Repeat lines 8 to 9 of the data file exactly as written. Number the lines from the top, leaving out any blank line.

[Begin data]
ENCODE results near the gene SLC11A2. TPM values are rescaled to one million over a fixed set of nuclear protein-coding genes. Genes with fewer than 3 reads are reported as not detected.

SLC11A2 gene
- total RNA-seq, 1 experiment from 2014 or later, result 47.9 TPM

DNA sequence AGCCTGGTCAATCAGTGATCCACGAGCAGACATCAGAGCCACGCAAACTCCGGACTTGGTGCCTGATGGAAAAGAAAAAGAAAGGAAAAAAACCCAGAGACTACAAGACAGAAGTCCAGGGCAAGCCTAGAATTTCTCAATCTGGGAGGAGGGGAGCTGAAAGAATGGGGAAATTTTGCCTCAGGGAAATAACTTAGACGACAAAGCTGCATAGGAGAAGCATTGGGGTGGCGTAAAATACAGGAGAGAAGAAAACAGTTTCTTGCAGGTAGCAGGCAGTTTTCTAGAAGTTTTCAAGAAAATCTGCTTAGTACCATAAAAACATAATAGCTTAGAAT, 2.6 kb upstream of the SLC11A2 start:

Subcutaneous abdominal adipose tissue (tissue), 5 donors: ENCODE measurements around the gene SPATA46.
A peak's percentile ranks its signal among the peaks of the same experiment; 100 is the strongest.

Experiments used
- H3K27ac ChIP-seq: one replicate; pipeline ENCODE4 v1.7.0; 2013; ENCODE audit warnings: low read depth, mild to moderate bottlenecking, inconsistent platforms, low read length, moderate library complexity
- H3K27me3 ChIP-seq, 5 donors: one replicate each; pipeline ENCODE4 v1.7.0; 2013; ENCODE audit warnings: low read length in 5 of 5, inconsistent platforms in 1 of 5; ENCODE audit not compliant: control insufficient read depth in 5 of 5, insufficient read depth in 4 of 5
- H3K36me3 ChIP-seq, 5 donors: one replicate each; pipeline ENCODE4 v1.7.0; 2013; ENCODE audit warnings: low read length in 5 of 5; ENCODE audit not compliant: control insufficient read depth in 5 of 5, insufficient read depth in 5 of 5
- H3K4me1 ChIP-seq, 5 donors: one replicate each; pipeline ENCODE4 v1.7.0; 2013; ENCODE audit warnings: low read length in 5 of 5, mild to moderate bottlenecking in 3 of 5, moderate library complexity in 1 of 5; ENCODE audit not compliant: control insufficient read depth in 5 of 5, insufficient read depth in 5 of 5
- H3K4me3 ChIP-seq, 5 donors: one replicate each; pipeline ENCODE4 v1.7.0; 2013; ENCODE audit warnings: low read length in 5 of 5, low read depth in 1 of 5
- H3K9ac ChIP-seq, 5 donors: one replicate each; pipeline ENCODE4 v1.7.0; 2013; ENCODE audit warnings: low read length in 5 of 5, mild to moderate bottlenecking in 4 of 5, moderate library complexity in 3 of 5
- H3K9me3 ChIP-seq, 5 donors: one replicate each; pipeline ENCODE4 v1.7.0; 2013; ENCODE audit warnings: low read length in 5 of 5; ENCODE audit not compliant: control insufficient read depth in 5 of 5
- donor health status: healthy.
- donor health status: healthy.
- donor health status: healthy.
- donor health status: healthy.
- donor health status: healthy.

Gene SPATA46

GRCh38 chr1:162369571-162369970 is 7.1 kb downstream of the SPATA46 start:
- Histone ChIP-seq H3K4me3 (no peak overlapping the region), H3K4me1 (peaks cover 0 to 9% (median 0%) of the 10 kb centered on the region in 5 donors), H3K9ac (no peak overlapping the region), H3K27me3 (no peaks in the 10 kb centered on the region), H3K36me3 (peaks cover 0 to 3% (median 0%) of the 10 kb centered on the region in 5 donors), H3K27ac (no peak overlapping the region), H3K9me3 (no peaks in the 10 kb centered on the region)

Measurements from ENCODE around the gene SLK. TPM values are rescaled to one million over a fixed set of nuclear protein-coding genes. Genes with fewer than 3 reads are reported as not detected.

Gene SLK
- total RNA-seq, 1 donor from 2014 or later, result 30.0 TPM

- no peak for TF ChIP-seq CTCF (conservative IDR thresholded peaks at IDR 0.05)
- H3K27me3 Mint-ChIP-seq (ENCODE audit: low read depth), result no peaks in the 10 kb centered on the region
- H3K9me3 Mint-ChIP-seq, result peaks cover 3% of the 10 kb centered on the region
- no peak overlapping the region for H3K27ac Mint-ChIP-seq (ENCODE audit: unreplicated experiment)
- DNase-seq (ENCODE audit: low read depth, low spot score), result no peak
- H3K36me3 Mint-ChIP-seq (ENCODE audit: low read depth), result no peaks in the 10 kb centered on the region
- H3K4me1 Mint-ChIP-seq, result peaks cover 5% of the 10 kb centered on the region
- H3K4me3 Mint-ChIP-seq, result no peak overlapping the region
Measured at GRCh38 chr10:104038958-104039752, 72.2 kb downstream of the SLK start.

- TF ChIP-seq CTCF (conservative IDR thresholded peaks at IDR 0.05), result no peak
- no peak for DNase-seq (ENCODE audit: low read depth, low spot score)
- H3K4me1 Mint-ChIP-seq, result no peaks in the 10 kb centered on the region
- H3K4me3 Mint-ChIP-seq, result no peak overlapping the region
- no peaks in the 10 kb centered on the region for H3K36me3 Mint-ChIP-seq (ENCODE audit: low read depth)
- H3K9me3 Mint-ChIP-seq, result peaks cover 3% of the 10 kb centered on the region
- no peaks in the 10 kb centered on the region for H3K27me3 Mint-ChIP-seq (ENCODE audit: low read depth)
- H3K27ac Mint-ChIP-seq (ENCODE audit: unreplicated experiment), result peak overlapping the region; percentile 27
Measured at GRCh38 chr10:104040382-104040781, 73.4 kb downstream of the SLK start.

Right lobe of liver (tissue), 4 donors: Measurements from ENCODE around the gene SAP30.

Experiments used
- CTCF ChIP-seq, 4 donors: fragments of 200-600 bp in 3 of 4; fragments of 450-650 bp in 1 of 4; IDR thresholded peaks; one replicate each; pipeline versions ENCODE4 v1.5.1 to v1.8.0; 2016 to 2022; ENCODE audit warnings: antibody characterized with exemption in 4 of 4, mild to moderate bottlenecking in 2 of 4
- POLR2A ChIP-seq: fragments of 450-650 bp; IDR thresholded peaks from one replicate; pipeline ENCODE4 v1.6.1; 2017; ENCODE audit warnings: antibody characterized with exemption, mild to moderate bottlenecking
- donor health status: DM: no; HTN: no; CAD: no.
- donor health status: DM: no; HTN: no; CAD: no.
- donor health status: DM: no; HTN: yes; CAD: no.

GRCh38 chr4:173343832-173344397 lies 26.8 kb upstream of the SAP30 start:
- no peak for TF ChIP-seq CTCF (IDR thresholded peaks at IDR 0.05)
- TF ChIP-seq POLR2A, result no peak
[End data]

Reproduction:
- H3K27ac ChIP-seq: one replicate; pipeline ENCODE4 v1.7.0; 2013; ENCODE audit warnings: low read depth, mild to moderate bottlenecking, inconsistent platforms, low read length, moderate library complexity
- H3K27me3 ChIP-seq, 5 donors: one replicate each; pipeline ENCODE4 v1.7.0; 2013; ENCODE audit warnings: low read length in 5 of 5, inconsistent platforms in 1 of 5; ENCODE audit not compliant: control insufficient read depth in 5 of 5, insufficient read depth in 4 of 5